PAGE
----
This is a very good way to use up slightly-past-their-best apples; I know we're supposed only to use the freshest produce we can, but we also need a few strategies to combat waste in the kitchen. My grandmothers used to cook up wrinkled apples, and so do I.
(it says for 2-4, but I'd say this would easily do 6)
shortcrust pastry (I used ready-rolled Dorset puff, a truly excellent product)
200g granulated sugar
4-5 apples (800g is specified, probably unpeeled weight)
juice of half a lemon
Use the tin as a guide to cut a circle of pastry 2-3mm thick. Prick the pastry and put in the fridge.
Peel and core the apples. The recipe says you should end up with apple halves; that's too fiddly for me, and quarters looked fine in the finished dish. Drop them into a bowl of lemon juice as you work.
Put the butter and sugar into the pan, stirring constantly for about five minutes until the mixture starts to become golden. Arrange the apples over the caramel (pour in the lemon juice too) and keep cooking, without stirring, for 15 minutes.
Now give it five minutes in a very hot oven (250C is suggested; I used 220C on fan, and that was quite fierce enough).
Next, arrange the pastry over the apples, tucking the edges under. Put the tin back into the oven for 15 minutes (have a quick peek just before the end, you don't want the pastry to burn).
Cool the tin for 25 minutes before turning out onto a dish. It will come away easily and firmly in one piece, glued together by the caramel. Eat lukewarm.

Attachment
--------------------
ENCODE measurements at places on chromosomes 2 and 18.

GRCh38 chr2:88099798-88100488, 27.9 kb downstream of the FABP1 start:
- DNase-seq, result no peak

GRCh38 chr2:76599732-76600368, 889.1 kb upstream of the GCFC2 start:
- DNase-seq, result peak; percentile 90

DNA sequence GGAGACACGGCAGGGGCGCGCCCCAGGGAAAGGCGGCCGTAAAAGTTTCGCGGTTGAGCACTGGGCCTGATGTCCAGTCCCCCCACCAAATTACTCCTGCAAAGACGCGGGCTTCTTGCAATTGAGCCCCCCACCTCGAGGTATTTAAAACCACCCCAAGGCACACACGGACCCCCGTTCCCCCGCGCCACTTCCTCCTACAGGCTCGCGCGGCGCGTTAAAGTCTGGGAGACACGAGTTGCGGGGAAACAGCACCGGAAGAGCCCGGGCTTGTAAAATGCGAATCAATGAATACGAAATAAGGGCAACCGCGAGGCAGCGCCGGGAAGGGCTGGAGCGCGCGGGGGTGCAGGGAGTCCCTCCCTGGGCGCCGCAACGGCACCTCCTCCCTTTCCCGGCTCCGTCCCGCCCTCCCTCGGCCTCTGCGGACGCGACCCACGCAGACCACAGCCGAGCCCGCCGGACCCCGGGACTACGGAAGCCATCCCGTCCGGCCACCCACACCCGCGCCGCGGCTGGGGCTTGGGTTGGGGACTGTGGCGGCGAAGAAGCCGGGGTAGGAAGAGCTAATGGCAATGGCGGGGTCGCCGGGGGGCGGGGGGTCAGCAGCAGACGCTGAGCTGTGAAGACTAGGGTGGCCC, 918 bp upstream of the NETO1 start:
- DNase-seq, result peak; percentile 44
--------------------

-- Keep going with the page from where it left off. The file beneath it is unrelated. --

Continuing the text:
The recipe ends with this instruction: Lovers of Tarte tatin savour it without whipped cream nor vanilla ice cream to appreciate its authentic taste. To be honest, anything with it would be overkill.
Thursday, February 04, 2010
I tried a couple of weeks ago to make a rye loaf, but it was fit only for the hens. They loved it, but they're connoisseurs of good grains and flours, rather than bread. This one is a success, because 75% of the flour is white, giving the dough enough gluten to rise. I'm still on a mission to make a loaf which is mostly rye - and I'd also like to find some darker rye meal than the very pale flours available here. Suggestions warmly welcomed.
I used the no-knead method for this loaf: it's my favourite way to bake, because of its elegant simplicity - you let time do all the work for you, and the result is a flavourful rustic boule. (You may remember the sensation this recipe caused when it went viral in 2007.)
400g flour altogether (100 of which was rye), about half a teaspoon of yeast, and a little less than a teaspoon of salt. Otherwise, no change from Jim Lahey's original no-knead method.
Daily bread 2
Six seed rolls
Bread knots - another simple way to make beautiful and delicious rolls, using this dough, or your default dough
Yeast starter for bread - and the bread make your own sourdough starter
No-knead bread the famous NY Times recipe
Speeded-up no-knead bread and a different take on it
Yoghurt bread fabulous, easy, TRY IT
Quick oat loaf
Spelt bread - it's getting easier to buy this highly-flavoured flour
Anti-oxidant tea bread - I made this for my husband for a pre-surgery boost - delicious, too!
Yeast conversion - fresh/dried/quick
Oven temperature conversions - Centigrade, Fahrenheit, gas mark, descriptive
Things to do with stale or leftover bread
Be warned, these suggestions only work with good bread - useless with supermarket pap!
Herb stuffing for roast chicken
Grilled trout with rosemary stuffing